Loosely telling the true story of Lili Elbe, the first person to undergo sex reassignment surgery, The Danish Girl takes great care. It’s a movie made by straight cisgender men, and so unavoidably viewed from the outside in, but is nonetheless a good-faith effort to portray a time – the 1920s and 30s – that lacked the language for and sensitivity to describe and accept Lili. She was born in a man’s body, married to a woman who loved her, and was lucky to find a few, close people who could find their way to an understanding of her entire self. Some doctors told her she was insane, spoke of curing her “aberrant” thoughts. But Lili knows she’s a woman, and slowly finds satisfying expressions of that truth. The film is a message movie, with the fragile weepy qualities of a work of art out to engage its audience’s morals. And yet it’s also an intimate, at times lovely, movie of relationships, a mostly responsible and sensitive approach befitting our modern views on the subject.
“I feel as though I’m performing myself,” Lili (Eddie Redmayne) says, lamenting heading out in public as the person Copenhagen society knows as Einar Wegener, a landscape painter of some note, and a man. The art world fawns over Einar, while wife, Gerda (Alicia Vikander), also a painter, struggles to get her portraits taken seriously by dealers and critics. It’s an interesting tangle of gender norms and performance. For Lili, going out to parties as Einar is putting up a falsehood, conforming to the world’s expectations of how a man should be. For Gerda, being a woman causes her serious ambitions to go overlooked. Screenwriter Lucinda Coxon is attuned to the role gender plays in this world, ceding a man certain inherent seriousness while leaving a women with equal talent frequently dismissed. “Men are not used to being looked at,” Gerda says, while a frumpy middle-aged man getting his portrait painted squirms before her canvas. The one who holds the brush holds the power of public perception, even if the public doesn’t realize it.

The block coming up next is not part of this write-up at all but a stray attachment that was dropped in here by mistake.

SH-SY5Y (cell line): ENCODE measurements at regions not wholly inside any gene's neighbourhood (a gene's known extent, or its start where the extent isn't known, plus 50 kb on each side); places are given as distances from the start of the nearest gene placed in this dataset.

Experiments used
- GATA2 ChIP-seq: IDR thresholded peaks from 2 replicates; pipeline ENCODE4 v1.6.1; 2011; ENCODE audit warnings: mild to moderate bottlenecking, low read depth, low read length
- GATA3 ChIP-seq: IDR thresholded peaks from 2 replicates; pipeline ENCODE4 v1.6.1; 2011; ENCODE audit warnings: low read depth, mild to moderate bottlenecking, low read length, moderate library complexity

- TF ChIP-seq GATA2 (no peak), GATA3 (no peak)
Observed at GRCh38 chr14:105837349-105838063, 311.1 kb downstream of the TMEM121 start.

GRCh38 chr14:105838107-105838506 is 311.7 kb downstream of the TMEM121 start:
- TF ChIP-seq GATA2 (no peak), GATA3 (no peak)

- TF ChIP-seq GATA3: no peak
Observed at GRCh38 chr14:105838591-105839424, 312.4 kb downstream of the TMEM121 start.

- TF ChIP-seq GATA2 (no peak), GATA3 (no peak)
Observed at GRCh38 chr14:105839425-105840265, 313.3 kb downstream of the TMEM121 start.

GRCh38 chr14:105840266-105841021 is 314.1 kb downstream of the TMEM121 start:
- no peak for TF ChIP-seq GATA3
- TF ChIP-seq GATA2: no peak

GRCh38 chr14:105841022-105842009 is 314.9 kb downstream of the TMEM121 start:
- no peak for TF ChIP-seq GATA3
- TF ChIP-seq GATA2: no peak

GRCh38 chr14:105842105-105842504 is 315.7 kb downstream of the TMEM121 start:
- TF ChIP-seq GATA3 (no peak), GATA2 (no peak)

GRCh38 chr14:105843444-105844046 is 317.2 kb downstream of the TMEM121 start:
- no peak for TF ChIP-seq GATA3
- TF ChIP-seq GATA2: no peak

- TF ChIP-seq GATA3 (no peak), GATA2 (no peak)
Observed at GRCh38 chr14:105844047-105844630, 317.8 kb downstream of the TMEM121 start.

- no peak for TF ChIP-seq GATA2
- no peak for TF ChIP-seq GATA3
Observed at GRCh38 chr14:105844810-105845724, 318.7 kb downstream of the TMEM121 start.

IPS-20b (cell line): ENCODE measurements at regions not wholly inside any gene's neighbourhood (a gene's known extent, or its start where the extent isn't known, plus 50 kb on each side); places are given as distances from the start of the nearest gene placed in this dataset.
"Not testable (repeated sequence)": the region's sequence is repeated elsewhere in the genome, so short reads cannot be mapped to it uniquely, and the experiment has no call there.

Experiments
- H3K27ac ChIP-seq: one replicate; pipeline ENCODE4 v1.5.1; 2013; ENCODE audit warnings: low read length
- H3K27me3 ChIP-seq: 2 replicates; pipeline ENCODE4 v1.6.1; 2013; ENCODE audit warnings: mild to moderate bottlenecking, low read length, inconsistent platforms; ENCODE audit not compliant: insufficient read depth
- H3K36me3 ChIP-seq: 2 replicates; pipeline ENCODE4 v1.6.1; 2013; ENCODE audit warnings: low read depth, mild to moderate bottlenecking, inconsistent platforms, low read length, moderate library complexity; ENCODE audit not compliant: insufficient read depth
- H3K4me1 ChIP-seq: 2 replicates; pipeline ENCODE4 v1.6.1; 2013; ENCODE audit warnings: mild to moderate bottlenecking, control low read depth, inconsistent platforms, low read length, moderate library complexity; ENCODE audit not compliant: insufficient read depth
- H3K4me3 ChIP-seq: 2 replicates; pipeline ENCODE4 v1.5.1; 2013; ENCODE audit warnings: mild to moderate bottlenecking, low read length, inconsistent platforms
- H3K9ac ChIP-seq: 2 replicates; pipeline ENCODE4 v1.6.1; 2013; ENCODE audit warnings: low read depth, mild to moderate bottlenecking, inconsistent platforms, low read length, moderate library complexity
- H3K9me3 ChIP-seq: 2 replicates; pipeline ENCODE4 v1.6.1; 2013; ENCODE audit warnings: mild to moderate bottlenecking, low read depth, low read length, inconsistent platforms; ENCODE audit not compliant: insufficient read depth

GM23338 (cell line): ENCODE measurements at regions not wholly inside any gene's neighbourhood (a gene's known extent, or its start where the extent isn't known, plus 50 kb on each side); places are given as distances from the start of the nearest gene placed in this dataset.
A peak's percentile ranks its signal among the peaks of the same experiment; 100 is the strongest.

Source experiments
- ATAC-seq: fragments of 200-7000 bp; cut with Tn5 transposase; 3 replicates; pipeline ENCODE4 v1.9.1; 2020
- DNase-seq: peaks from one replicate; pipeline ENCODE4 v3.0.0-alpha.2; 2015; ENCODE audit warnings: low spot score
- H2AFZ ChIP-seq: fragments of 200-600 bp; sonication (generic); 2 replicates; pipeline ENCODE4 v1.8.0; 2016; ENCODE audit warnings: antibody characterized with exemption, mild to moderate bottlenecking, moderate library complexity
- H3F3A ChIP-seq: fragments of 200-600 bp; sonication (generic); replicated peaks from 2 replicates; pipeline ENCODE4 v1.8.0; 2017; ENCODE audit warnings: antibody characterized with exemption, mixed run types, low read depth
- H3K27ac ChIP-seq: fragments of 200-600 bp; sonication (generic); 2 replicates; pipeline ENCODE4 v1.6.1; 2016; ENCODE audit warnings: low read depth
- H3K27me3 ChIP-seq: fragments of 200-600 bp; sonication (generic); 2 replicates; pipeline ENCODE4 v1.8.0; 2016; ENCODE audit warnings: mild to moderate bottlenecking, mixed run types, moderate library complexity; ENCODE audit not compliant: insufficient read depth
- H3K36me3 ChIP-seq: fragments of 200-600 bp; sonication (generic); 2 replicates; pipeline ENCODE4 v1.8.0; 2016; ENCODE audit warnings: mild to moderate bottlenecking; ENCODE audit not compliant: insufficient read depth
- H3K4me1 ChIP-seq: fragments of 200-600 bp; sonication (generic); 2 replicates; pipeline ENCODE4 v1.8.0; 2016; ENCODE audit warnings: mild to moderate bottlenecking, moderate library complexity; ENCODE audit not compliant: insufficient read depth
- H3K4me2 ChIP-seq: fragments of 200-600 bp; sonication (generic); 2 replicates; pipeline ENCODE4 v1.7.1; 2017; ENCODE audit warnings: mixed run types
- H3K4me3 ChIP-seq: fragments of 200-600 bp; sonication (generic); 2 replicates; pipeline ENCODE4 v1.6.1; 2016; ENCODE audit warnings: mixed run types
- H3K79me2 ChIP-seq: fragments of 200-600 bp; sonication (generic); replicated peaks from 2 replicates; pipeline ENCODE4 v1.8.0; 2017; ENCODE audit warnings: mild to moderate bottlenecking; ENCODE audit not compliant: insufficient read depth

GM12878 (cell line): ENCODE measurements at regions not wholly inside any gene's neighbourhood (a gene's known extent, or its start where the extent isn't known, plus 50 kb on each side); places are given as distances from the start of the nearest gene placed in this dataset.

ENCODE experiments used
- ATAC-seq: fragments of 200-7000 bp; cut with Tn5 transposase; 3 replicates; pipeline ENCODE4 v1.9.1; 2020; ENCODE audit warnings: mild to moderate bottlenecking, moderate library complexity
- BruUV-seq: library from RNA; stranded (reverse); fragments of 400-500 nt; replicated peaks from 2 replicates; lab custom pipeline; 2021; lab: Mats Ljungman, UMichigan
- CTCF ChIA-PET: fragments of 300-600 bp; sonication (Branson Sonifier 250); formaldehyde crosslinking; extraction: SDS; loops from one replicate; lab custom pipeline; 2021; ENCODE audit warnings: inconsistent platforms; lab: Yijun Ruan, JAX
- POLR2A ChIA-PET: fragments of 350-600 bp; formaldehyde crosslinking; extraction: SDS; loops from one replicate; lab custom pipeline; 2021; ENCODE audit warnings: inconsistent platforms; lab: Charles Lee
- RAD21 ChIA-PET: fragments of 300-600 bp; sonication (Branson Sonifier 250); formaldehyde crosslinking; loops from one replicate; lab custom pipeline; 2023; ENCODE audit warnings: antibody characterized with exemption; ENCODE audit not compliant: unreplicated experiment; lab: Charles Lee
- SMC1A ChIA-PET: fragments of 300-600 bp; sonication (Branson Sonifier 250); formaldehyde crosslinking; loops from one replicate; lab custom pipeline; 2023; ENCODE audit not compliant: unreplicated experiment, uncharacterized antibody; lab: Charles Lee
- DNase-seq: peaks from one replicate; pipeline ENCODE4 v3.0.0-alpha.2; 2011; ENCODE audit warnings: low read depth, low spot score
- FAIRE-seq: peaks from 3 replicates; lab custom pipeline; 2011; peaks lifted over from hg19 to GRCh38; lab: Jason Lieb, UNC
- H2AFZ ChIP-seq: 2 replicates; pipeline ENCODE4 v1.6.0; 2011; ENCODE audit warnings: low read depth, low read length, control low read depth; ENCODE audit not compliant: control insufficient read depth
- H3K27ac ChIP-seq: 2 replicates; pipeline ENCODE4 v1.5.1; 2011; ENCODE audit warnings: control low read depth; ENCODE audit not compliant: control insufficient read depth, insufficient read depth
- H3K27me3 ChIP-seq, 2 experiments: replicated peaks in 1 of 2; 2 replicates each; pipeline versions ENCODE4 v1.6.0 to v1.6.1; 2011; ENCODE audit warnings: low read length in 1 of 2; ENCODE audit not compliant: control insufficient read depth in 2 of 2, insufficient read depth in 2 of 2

Lili and Gerda are both artful freethinkers, open-minded enough to play with gender fluidity at home. When Gerda is desperate for a model for a new painting, she asks her husband to wear stockings and a dress to pose for her. Redmayne, bringing shy posture and fluttering facial expressions, does his best to communicate his character’s discomfort with the way people see her, and what she sees when she looks in the mirror. But posing for Gerda is a glimpse of freedom, and the married couple has a loving, tender relationship deep in compassion and understanding. Gerda enjoys participating in bringing Lili’s full expression, coaxing her husband to join her at the next local event, helping with makeup, high heels, and wig. Gerda thinks it’s a fun game to play with her husband. Lili knows it’s more serious; it’s her reality. The movie follows this couple in a love story between married people, as they grow to learn more about each other, and find new ways of living together by living more truthfully.